Spatial association of lemming burrows with landforms in the Swedish subarctic mountains: Implications for periglacial feature stability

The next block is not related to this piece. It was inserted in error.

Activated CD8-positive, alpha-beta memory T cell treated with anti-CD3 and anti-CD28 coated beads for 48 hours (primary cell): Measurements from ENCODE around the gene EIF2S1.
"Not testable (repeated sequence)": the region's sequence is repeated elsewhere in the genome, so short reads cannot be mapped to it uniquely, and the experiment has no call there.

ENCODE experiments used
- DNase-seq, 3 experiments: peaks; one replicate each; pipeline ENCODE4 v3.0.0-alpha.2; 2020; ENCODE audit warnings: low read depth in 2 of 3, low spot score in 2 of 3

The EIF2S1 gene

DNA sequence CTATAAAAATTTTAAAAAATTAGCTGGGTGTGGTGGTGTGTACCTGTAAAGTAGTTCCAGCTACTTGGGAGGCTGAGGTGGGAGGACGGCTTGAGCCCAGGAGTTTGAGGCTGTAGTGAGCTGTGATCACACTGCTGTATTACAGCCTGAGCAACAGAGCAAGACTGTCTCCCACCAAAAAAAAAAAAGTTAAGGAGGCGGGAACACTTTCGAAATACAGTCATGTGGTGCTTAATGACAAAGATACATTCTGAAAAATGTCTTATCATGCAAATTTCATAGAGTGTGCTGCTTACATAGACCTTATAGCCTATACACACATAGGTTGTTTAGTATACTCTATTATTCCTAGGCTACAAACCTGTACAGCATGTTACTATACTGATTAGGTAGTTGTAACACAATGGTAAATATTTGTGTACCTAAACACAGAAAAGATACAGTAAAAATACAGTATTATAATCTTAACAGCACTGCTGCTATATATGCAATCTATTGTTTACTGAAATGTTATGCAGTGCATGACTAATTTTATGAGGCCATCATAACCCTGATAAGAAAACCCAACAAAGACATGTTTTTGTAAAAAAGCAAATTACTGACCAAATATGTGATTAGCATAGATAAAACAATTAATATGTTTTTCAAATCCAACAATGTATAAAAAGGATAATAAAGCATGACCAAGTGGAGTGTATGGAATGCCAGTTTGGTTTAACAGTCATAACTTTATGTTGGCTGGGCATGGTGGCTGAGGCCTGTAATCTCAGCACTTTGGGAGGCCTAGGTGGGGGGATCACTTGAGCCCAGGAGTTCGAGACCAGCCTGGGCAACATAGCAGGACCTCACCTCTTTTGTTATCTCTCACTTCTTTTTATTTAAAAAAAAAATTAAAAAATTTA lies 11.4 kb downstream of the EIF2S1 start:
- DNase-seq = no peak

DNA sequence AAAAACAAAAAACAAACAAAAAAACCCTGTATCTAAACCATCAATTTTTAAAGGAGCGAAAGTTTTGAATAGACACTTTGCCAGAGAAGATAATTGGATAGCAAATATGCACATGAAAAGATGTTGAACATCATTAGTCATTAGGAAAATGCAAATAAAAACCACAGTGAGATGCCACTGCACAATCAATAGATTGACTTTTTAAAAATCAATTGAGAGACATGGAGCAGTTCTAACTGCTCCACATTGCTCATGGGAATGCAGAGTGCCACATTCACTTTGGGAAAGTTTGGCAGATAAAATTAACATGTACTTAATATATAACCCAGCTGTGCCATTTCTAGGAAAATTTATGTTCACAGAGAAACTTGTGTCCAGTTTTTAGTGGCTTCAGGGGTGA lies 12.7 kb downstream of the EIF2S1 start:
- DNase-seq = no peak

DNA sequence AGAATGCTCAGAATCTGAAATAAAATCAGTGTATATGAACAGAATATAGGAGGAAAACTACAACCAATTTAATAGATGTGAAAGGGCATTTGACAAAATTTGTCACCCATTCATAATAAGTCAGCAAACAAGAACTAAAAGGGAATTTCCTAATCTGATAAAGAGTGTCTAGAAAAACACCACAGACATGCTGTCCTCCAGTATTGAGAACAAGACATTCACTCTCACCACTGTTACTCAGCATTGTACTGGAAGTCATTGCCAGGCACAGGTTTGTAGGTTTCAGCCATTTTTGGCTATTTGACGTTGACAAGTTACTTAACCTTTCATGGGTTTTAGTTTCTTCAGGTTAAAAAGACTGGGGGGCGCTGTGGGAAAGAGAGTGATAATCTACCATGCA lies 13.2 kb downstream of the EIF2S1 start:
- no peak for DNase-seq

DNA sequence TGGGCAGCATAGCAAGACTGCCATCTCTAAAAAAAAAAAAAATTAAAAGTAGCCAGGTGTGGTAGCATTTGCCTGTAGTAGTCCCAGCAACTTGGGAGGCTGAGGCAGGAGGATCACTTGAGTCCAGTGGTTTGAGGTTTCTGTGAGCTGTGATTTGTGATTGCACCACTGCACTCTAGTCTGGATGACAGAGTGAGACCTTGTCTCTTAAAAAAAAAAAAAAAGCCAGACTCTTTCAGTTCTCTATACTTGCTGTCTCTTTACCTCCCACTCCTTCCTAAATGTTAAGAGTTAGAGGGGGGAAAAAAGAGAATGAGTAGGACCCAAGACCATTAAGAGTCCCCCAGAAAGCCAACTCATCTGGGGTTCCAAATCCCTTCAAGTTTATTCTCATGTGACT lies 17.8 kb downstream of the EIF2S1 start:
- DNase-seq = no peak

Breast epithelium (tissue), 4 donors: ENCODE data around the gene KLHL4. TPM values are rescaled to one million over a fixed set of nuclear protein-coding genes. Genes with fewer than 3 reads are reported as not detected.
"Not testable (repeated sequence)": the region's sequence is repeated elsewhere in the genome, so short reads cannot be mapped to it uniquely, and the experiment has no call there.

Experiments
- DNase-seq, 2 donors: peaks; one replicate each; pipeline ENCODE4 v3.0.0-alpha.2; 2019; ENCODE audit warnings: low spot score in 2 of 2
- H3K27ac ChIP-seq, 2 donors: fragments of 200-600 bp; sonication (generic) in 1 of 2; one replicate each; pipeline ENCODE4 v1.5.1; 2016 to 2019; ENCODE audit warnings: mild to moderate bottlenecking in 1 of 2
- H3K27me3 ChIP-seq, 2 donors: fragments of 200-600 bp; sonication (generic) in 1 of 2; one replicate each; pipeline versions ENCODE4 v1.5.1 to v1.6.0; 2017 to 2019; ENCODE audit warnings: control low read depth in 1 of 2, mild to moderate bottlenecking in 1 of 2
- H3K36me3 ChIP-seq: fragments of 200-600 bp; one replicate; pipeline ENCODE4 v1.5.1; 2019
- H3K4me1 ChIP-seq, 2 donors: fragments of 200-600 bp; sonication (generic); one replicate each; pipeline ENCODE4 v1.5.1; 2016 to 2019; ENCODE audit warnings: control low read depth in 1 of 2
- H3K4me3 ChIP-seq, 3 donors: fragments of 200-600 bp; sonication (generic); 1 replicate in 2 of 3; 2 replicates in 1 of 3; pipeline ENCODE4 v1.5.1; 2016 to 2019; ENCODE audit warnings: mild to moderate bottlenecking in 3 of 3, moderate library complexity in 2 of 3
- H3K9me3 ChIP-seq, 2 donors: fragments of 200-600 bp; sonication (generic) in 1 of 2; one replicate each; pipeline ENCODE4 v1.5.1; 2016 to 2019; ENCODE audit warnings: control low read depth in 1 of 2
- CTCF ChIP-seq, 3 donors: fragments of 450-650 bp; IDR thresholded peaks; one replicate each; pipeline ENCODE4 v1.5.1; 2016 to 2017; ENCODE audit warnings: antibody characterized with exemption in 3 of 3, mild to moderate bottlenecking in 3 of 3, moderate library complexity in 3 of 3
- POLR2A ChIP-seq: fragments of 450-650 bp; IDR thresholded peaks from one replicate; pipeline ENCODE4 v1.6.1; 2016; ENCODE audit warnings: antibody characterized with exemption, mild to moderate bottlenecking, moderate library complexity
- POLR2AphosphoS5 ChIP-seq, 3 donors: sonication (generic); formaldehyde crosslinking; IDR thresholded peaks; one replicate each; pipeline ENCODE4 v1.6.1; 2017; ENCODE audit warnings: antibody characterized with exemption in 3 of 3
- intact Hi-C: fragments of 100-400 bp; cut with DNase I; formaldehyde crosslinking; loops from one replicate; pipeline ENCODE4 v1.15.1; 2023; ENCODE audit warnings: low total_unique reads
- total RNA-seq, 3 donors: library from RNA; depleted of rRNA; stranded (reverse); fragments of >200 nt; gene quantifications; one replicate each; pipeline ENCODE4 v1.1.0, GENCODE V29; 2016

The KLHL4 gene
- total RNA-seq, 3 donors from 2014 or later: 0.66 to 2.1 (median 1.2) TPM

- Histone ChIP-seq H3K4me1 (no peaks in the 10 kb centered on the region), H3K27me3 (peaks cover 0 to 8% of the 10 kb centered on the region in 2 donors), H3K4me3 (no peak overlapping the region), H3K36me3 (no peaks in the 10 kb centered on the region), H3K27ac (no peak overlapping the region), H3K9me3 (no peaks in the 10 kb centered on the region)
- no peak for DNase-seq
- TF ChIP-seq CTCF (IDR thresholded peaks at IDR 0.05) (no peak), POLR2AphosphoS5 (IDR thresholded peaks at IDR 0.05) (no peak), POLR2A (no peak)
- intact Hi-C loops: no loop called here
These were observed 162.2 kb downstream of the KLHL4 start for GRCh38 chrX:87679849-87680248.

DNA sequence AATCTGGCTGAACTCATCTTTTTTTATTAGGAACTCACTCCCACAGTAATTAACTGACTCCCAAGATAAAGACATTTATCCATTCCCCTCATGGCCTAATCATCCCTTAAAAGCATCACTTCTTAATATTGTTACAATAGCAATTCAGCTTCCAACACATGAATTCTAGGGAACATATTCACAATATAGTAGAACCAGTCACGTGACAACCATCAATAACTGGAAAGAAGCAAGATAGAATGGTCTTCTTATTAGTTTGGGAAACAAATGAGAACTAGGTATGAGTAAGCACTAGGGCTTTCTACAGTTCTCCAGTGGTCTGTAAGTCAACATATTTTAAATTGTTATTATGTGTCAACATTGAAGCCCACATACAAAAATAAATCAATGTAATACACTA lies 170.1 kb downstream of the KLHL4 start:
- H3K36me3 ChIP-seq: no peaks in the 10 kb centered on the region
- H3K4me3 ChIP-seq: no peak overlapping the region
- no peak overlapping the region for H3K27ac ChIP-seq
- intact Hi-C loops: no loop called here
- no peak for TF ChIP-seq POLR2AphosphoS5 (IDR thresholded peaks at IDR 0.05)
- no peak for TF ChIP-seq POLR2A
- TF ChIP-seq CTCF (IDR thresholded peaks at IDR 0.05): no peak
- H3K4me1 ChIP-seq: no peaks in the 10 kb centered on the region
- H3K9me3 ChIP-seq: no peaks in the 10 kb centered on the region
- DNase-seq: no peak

Burrowing mammals often have considerable geomorphological impacts, and their tunneling activities may decrease the stability of landforms. We document the spatial distribution of Norwegian lemming burrows in a subarctic alpine meadow to determine the preferred locations for burrow entrances and to examine the potential for burrowing to decrease the stability of periglacial landforms at the site. Burrow entrances were disproportionately common into the base and sides of landforms (>68% of burrows), probably reflecting the lower energetic cost of moving soil horizontally, rather than vertically, out of burrows. Most burrow entrances (>60%) were also located under large rocks, which probably improve burrow stability by providing a firm ceiling to the entrance. Field observations show that these burrows are relatively stable, as only 3% were associated with any signs of increased erosion or landform instability. Therefore, in contrast to some previous studies, and despite burrowing being concentrated on landforms, we suggest that these rodents have little direct impact on landform integrity at this site. © 2011 Arctic, Antarctic, and Alpine Research.